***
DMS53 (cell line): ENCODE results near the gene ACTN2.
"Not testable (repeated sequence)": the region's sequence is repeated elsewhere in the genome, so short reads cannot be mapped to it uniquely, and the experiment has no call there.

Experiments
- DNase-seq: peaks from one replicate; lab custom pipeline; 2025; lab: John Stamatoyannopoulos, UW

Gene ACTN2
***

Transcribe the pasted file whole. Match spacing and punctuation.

DMS53 (cell line): ENCODE results near the gene ACTN2.
"Not testable (repeated sequence)": the region's sequence is repeated elsewhere in the genome, so short reads cannot be mapped to it uniquely, and the experiment has no call there.

Experiments
- DNase-seq: peaks from one replicate; lab custom pipeline; 2025; lab: John Stamatoyannopoulos, UW

Gene ACTN2